(b) There are two kinds of prescription by which patrimonial property may be acquired, one ordinary and other extraordinary. Under ordinary acquisitive prescription, a person acquires ownership of a patrimonial property through possession for at least ten (10) years, in good faith and with just title. Under extraordinary acquisitive prescription, a persons uninterrupted adverse possession of patrimonial property for at least thirty (30) years, regardless of good faith or just title, ripens into ownership. It is clear that the evidence of petitioners is insufficient to establish that Malabanan has acquired ownership over the subject property under Section 48(b) of the Public Land Act. There is no substantive evidence to establish that Malabanan or petitioners as his predecessors-in-interest have been in possession of the property since 12 June 1945 or earlier. The earliest that petitioners can date back their possession, according to their own evidencethe Tax Declarations they presented in particularis to the year 1948. Thus, they cannot avail themselves of registration under Section 14(1) of the Property Registration Decree. Neither can petitioners properly invoke Section 14(2) as basis for registration. While the subject property was declared as alienable or disposable in 1982, there is no competent evidence that is no longer intended for public use service or for the development of the national evidence, conformably with Article 422 of the Civil Code. The classification of the subject property as alienable and disposable land of the public domain does not change its status as property of the public dominion under Article 420(2) of the Civil Code. Thus, it is insusceptible to acquisition by prescription. Manila International Airport Authority vs CA GR No. 155650, July 20, 2006, 495 SCRA 591 Facts: Manila International Airport Authority (MIAA) is the operator of the Ninoy International Airport located at Paranaque City. The Officers of Paranaque City sent notices to MIAA due to real estate tax delinquency. MIAA then settled some of the amount. When MIAA failed to settle the entire amount, the officers of Paranaque city threatened to levy and subject to auction the land and buildings of MIAA, which they did. MIAA sought for a Temporary Restraining Order from the CA but failed to do so within the 60 days reglementary period, so the petition was dismissed. MIAA then sought for the TRO with the Supreme Court a day before the public auction, MIAA was granted with the TRO but unfortunately the TRO was received by the Paranaque City officers 3 hours after the public auction. MIAA claims that although the charter provides that the title of the land and building are with MIAA still the ownership is with the Republic of the Philippines. MIAA also contends that it is an instrumentality of the government and as such exempted from real estate tax. That the land and buildings of MIAA are of public dominion therefore cannot be subjected to levy and auction sale. On the other hand, the officers of Paranaque City claim that MIAA is a government owned and controlled corporation therefore not exempted to real estate tax. Issues: Whether or not MIAA is an instrumentality of the government and not a government owned and controlled corporation and as such exempted from tax. Whether or not the land and buildings of MIAA are part of the public dominion and thus cannot be the subject of levy and auction sale. Ruling: Under the Local government code, government owned and controlled corporations are not exempted from real estate tax. MIAA is not a government owned and controlled corporation, for to become one MIAA should either be a stock or non stock corporation. MIAA is not a stock corporation for its capital is not divided into shares. It is not a non stock corporation since it has no members. MIAA is an instrumentality of the government vested with corporate powers and government functions. Under the civil code, property may either be under public dominion or private ownership. Those under public dominion are owned by the State and are utilized for public use, public service and for the development of national wealth. The ports included in the public dominion pertain either to seaports or airports. When properties under public dominion cease to be for public use and service, they form part of the patrimonial property of the State. The court held that the land and buildings of MIAA are part of the public dominion. Since the airport is devoted for public use, for the domestic and international travel and transportation. Even if MIAA charge fees, this is for support of its operation and for regulation and does not change the character of the land and buildings of MIAA as part of the public dominion. As part of the public dominion the land and buildings of MIAA are outside the commerce of man. To subject them to levy and public auction is contrary to public policy. Unless the President issues a proclamation withdrawing the airport land and buildings from public use, these properties remain to be of public dominion and are inalienable. As long as the land and buildings are for public use the ownership is with the Republic of the Philippines. G.R. No. 134209 January 24, 2006 REPUBLIC OF THE PHILIPPINES vs. NAGUIAT (full case) Before the Court is this petition for review under Rule 45 of the Rules of Court seeking the reversal of the Decision 1 dated May 29, 1998 of the Court of Appeals (CA) in CA-G.R. CV No. 37001 which affirmed an earlier decision 2 of the Regional Trial Court at Iba, Zambales, Branch 69 in Land Registration Case No. N-25-1. The decision under review recites the factual backdrop, as follows: This is an application for registration of title to four (4) parcels of land located in Panan, Botolan, Zambales, more particularly described in the amended application filed by Celestina Naguiat on 29 December 1989 with the Regional Trial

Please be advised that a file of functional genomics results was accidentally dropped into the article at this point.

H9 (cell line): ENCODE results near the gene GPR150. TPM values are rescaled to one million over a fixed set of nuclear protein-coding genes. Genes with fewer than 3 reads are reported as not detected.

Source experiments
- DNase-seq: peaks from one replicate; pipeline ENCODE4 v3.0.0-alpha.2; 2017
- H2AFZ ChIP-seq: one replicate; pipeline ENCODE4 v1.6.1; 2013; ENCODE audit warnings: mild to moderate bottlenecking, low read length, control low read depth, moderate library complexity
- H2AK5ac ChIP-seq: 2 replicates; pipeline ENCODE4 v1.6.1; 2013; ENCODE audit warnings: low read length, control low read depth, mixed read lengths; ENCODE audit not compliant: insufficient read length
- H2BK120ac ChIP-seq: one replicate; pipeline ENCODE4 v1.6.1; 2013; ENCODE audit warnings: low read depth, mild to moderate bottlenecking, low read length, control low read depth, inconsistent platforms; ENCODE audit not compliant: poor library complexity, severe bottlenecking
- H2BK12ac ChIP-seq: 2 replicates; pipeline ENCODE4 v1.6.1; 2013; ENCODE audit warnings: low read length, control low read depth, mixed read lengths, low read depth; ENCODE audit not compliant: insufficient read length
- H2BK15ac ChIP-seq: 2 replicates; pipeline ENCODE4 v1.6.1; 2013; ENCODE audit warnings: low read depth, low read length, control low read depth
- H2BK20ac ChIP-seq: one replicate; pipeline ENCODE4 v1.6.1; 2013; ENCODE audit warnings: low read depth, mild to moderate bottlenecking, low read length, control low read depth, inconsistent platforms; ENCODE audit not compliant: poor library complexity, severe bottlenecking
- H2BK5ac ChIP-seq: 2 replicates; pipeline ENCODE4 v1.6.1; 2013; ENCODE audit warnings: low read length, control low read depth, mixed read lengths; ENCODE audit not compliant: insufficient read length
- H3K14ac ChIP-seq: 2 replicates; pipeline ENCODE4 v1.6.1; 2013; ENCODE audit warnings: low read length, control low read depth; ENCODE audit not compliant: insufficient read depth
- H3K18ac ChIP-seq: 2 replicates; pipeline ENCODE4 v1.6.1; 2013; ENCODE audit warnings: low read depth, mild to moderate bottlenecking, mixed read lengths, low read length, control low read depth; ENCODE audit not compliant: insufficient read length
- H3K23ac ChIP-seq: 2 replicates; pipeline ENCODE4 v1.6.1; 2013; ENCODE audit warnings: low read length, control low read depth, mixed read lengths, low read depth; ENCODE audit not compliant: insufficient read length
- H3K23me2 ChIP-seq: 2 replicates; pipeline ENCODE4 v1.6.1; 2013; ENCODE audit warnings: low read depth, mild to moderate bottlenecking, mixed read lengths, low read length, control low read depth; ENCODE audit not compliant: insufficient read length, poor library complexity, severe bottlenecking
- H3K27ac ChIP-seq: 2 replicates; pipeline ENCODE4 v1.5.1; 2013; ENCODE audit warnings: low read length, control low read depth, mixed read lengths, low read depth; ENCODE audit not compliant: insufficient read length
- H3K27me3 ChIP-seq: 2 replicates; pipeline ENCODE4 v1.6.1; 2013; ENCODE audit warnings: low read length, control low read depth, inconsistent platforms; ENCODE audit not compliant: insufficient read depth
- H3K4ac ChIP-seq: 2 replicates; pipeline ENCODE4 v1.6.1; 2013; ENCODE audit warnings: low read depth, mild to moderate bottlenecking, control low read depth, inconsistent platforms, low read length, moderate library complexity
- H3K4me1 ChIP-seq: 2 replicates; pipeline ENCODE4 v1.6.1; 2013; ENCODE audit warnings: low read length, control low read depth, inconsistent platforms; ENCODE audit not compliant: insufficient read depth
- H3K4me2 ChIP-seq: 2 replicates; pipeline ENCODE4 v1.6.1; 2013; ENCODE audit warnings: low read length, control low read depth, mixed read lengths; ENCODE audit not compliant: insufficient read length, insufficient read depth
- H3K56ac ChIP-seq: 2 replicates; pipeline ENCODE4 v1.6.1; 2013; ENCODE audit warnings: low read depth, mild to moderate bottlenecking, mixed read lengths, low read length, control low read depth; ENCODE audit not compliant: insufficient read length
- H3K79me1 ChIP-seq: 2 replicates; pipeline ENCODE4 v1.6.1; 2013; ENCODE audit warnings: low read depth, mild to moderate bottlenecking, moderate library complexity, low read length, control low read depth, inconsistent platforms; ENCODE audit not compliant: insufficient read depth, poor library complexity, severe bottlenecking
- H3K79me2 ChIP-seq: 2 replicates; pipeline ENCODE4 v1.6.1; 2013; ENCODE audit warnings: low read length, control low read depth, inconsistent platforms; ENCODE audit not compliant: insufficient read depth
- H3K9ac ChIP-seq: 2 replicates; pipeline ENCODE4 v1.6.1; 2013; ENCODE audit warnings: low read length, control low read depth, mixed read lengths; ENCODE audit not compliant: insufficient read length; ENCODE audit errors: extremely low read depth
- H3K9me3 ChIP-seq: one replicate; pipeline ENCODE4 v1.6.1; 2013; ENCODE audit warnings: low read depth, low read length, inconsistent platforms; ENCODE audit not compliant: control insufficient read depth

Court of Zambales, Branch 69. Applicant [herein respondent] alleges, inter alia, that she is the owner of the said parcels of land having acquired them by purchase from the LID Corporation which likewise acquired the same from Demetria Calderon, Josefina Moraga and Fausto Monje and their predecessors-in-interest who have been in possession thereof for more than thirty (30) years; and that to the best of her knowledge, said lots suffer no mortgage or encumbrance of whatever kind nor is there any person having any interest, legal or equitable, or in possession thereof. On 29 June 1990, the Republic of the Philippines [herein petitioner]. . . filed an opposition to the application on the ground that neither the applicant nor her predecessors-in interest have been in open, continuous, exclusive and notorious possession and occupation of the lands in question since 12 June 1945 or prior thereto; that the muniments of title and tax payment receipts of applicant do not constitute competent and sufficient evidence of a bona-fide acquisition of the lands applied for or of his open, continuous, exclusive and notorious possession and occupation thereof in the concept of (an) owner; that the applicants claim of ownership in fee simple on the basis of Spanish title or grant can no longer be availed of . . .; and that the parcels of land applied for are part of the public domain belonging to the Republic of the Philippines not subject to private appropriation. On 15 October 1990, the lower court issued an order of general default as against the whole world, with the exception of the Office of the Solicitor General, and proceeded with the hearing of this registration case. After she had presented and formally offered her evidence . . . applicant rested her case. The Solicitor General, thru the Provincial Prosecutor, interposed no objection to the admission of the exhibits. Later . . . the Provincial Prosecutor manifest (sic) that the Government had no evidence to adduce. 3 In a decision4 dated September 30, 1991, the trial court rendered judgment for herein respondent Celestina Naguiat, adjudicating unto her the parcels of land in question and decreeing the registration thereof in her name, thus: WHEREFORE, premises considered, this Court hereby adjudicates the parcels of land situated in Panan, Botolan, Zambales, appearing on Plan AP-03-003447 containing an area of 3,131 square meters, appearing on Plan AP-03-003446 containing an area of 15,322 containing an area of 15,387 square meters to herein applicant Celestina T. Naguiat, of legal age, Filipino citizen, married to Rommel Naguiat and a resident of Angeles City, Pampanga together with all the improvements existing thereon and orders and decrees registration in her name in accordance with Act No. 496, Commonwealth Act No. 14, [should be 141] as amended, and Presidential Decree No. 1529. This adjudication, however, is subject to the various easements/reservations provided for under pertinent laws, presidential decrees and/or presidential letters of instructions which should be annotated/ projected on the title to be issued. And once this decision becomes final, let the corresponding decree of registration be immediately issued. (Words in bracket added) With its motion for reconsideration having been denied by the trial court, petitioner Republic went on appeal to the CA in CA-G.R. CV No. 37001. As stated at the outset hereof, the CA, in the herein assailed decision of May 29, 1998, affirmed that of the trial court, to wit: WHEREFORE, premises considered, the decision appealed from is hereby AFFIRMED. SO ORDERED. Hence, the Republics present recourse on its basic submission that the CAs decision " is not in accordance with law, jurisprudence and the evidence, since respondent has not established with the required evidence her title in fee simple or imperfect title in respect of the subject lots which would warrant their registration under (P.D. 1529 or Public Land Act (C.A.) 141." In particular, petitioner Republic faults the appellate court on its finding respecting the length of respondents occupation of the property subject of her application for registration and for not considering the fact that she has not established that the lands in question have been declassified from forest or timber zone to alienable and disposable property. Public forest lands or forest reserves, unless declassified and released by positive act of the Government so that they may form part of the disposable agricultural lands of the public domain, are not capable of private appropriation. 5 As to these assets, the rules on confirmation of imperfect title do not apply. 6 Given this postulate, the principal issue to be addressed turns on the question of whether or not the areas in question have ceased to have the status of forest or other inalienable lands of the public domain. Forests, in the context of both the Public Land Act 7 and the Constitution8 classifying lands of the public domain into "agricultural, forest or timber, mineral lands and national parks," do not necessarily refer to a large tract of wooded land or an expanse covered by dense growth of trees and underbrush. As we stated in Heirs of Amunategui 9A forested area classified as forest land of the public domain does not lose such classification simply because loggers or settlers have stripped it of its forest cover. Parcels of land classified as forest land may actually be covered with grass or planted to crops by kaingin cultivators or other farmers. "Forest lands" do not have to be on mountains or in out of the way places. xxx. The classification is merely descriptive of its legal nature or status and does not have to be descriptive of what the land actually looks like. xxx Under Section 2, Article XII of the Constitution,10 which embodies the Regalian doctrine, all lands of the public domain belong to the State the source of any asserted right to ownership of land. 11 All lands not appearing to be clearly of private dominion presumptively belong to the State.12 Accordingly, public lands not shown to have been reclassified or released as alienable agricultural land or alienated to a private person by the State remain part of the inalienable public domain.13 Under Section 6 of the Public Land Act, the prerogative of classifying or reclassifying lands of the public domain, i.e., from forest or mineral to agricultural and vice versa, belongs to the Executive Branch of the government and not the court.14 Needless to stress, the onus to overturn, by incontrovertible evidence, the presumption that the land subject of an application for registration is alienable or disposable rests with the applicant. 15 In the present case, the CA assumed that the lands in question are already alienable and disposable. Wrote the appellate court: The theory of [petitioner] that the properties in question are lands of the public domain cannot be sustained as it is directly against the above doctrine. Said doctrine is a reaffirmation of the principle established in the earlier cases . . . that open, exclusive and undisputed possession of alienable public land for period prescribed by law creates the legal fiction whereby the land, upon completion of the requisite period, ipso jure and without the need of judicial or other sanction, ceases to be public land and becomes private property . (Word in bracket and underscoring added.) The principal reason for the appellate courts disposition, finding a registerable title for respondent, is her and her predecessor-in-interests open, continuous and exclusive occupation of the subject property for more than 30 years. Prescinding from its above assumption and finding, the appellate court went on to conclude, citing Director of Lands vs.